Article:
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1981
Volume 3, Issue 1
  • ISSN: 2046-9861
  • E-ISSN: 2046-987X

Abstract

Abstract

I apply correspondence analysis (CA) to data produced for the British Film Institute’s (BFI) ‘Opening our eyes’ report published in 2011 to discover how age and gender shape the experience of television for audiences in the United Kingdom. Age is an important factor in shaping how audience perceive television, with older viewers describing the medium as ‘informative’, ‘thought provoking’, ‘artistic’, ‘good for people’s self-development’ and ‘escapist’, while younger viewers are more likely to describe television as ‘exciting’, ‘fashionable, and ‘sociable’. Younger respondents are also more likely to describe the effect of television on people/society as negative. Variation in programme choice is highly structured in terms of age and gender, though the extent to which of these factors determine audience choice varies greatly. Gender is the dominant factor in explaining preferences for some programme types with age a secondary factor in several cases, while age is the explanatory factor for other genres for which gender seemingly has little influence. Male audiences prefer sports, factual entertainment, and culture programmes and female audiences reality TV/talent shows, game/quiz/panel shows, chat shows and soap operas. Older audiences prefer news, documentaries, and wildlife/nature programmes, while music shows/concerts and comedy/sitcoms are more popular with younger viewers.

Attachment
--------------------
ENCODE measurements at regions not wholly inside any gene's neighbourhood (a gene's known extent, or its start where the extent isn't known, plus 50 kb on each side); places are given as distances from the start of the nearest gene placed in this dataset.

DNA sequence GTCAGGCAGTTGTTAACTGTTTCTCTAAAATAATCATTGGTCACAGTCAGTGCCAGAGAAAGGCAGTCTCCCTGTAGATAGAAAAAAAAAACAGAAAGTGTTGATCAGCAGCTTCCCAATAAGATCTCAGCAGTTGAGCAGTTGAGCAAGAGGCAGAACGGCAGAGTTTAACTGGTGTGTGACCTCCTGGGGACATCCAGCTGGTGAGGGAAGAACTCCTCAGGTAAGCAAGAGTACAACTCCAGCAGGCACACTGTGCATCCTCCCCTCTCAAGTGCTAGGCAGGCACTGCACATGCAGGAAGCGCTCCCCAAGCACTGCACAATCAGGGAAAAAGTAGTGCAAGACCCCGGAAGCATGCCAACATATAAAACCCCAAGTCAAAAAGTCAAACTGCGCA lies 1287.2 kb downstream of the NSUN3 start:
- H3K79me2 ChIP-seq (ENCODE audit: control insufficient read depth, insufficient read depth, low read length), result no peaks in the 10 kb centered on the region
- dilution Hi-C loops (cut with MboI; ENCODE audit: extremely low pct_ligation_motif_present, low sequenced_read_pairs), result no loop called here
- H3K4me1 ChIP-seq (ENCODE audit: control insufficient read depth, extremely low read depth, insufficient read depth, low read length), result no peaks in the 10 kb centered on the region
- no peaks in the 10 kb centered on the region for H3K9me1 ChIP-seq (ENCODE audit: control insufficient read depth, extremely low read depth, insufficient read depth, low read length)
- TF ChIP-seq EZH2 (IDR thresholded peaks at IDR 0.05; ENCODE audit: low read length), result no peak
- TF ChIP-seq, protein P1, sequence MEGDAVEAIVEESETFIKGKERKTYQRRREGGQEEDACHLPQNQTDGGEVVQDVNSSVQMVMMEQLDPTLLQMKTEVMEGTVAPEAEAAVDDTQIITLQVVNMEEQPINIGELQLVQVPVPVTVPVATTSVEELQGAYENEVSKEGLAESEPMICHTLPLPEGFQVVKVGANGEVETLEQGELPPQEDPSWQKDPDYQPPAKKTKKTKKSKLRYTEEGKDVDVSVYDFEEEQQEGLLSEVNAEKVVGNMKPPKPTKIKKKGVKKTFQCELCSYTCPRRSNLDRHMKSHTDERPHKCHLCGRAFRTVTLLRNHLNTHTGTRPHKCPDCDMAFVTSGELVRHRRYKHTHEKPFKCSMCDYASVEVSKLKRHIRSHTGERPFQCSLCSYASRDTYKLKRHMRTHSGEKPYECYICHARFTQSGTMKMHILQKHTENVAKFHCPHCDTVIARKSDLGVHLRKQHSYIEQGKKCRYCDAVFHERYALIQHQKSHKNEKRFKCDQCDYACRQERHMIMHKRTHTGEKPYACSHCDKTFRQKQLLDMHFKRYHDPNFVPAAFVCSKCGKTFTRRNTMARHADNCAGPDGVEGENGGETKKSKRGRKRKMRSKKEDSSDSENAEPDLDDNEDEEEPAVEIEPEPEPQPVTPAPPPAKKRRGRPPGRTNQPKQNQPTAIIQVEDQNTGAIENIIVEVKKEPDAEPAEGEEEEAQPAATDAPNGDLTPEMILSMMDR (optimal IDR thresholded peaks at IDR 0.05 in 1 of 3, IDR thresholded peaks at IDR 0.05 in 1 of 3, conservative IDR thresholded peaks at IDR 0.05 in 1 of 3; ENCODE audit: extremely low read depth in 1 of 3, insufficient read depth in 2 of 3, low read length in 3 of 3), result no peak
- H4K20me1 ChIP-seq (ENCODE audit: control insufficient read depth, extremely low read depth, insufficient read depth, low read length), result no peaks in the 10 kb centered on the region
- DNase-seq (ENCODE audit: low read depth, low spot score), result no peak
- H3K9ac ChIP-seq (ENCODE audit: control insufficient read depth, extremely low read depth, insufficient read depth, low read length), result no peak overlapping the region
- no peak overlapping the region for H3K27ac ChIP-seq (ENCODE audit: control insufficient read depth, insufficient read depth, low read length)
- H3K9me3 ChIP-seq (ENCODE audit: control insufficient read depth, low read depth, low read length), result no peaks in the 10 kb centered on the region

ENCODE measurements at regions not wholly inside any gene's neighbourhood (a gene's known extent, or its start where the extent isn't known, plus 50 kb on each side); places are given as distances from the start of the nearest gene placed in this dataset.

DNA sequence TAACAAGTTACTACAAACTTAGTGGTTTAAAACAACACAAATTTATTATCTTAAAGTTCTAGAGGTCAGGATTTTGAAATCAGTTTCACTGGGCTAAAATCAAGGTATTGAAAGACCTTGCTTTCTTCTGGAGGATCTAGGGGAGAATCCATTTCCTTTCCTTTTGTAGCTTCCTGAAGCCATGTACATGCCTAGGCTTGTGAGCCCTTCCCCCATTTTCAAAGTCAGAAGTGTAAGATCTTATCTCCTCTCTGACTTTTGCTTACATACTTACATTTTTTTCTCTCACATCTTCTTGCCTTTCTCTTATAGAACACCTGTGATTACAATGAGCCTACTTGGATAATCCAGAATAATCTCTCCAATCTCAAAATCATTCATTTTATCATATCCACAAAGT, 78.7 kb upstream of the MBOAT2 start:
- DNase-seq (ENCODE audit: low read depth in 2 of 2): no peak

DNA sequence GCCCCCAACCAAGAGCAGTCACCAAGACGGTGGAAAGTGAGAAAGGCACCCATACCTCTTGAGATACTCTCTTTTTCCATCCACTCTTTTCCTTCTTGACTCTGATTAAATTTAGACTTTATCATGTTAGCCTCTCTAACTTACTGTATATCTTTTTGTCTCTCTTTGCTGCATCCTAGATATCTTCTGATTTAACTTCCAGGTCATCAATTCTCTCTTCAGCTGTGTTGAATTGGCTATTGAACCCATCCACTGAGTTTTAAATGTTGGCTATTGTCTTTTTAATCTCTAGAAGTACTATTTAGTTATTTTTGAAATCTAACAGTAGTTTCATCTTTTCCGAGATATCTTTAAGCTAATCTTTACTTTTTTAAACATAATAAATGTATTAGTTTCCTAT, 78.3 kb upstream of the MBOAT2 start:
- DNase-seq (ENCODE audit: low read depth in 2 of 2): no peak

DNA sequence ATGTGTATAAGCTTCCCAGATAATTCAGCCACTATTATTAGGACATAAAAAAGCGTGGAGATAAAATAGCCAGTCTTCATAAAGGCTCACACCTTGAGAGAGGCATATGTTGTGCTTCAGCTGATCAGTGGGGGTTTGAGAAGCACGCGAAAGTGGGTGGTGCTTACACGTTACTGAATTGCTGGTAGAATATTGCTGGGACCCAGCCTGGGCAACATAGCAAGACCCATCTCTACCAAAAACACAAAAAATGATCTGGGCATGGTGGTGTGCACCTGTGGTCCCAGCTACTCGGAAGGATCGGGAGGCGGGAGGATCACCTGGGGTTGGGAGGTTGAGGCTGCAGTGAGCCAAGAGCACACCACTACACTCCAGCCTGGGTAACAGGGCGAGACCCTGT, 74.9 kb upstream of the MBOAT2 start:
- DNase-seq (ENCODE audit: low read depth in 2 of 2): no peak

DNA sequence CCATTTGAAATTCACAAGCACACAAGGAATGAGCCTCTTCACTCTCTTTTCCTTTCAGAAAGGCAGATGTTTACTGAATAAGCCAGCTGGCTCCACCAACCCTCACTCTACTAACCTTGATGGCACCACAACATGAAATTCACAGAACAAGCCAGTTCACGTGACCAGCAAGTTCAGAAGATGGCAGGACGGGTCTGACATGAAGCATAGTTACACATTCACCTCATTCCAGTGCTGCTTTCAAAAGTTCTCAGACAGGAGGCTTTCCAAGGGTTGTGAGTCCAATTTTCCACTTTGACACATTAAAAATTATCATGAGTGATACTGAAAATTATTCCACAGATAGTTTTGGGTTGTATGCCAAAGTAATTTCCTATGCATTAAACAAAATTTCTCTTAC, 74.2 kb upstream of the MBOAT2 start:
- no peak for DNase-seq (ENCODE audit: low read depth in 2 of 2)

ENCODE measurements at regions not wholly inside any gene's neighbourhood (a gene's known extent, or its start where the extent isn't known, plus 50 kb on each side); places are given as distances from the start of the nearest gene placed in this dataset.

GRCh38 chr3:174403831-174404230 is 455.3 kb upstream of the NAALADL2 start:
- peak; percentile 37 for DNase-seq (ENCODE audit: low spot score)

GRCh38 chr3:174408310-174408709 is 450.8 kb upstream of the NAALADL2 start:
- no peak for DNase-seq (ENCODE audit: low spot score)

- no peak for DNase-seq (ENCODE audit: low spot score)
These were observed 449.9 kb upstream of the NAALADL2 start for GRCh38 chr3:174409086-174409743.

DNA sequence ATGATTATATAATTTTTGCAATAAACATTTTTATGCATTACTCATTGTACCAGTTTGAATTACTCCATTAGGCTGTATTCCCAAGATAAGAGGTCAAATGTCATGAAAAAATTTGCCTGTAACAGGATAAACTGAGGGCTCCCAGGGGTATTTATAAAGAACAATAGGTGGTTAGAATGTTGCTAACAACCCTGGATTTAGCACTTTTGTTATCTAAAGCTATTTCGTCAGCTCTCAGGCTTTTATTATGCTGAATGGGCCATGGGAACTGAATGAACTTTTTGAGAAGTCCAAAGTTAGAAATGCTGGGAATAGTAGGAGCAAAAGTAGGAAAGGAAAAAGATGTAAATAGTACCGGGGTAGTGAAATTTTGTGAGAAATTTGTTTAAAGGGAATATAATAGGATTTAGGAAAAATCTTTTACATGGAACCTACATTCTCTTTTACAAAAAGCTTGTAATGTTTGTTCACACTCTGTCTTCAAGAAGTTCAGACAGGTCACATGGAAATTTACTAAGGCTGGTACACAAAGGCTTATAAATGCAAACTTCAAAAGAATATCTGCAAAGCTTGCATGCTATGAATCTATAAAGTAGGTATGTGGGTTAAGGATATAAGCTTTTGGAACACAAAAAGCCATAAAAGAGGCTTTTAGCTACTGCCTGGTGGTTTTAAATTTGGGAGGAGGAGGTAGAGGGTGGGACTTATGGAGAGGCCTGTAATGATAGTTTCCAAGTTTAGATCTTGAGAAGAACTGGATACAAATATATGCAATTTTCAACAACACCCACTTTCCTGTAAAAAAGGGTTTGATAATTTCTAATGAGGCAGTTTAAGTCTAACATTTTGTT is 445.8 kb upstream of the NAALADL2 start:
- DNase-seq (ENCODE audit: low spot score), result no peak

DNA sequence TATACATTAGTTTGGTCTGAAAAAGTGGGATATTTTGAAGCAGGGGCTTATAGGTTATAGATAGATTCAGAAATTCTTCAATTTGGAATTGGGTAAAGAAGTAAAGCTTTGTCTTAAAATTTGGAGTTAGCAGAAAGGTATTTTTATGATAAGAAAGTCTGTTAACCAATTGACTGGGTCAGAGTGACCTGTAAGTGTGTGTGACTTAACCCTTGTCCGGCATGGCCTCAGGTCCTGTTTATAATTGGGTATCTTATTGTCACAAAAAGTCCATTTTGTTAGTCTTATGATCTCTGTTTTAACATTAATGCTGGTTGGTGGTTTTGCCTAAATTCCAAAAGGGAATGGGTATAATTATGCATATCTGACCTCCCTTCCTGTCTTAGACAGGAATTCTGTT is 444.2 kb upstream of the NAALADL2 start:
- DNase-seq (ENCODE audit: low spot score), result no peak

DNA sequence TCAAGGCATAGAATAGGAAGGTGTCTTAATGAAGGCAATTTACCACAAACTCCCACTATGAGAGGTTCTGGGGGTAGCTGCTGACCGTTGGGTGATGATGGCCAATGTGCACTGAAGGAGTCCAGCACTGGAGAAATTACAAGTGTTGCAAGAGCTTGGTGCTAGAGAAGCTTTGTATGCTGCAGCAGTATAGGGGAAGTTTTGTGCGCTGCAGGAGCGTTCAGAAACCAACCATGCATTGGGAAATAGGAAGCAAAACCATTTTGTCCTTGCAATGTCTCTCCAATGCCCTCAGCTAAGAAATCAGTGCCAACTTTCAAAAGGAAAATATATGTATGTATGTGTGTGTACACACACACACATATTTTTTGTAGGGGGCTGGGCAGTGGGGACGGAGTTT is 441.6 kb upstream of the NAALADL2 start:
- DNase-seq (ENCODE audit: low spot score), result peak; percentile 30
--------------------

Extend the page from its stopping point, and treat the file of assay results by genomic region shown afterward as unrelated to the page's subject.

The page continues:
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/content/journals/10.1386/jptv.3.1.57_1
2015-04-01
2024-06-24
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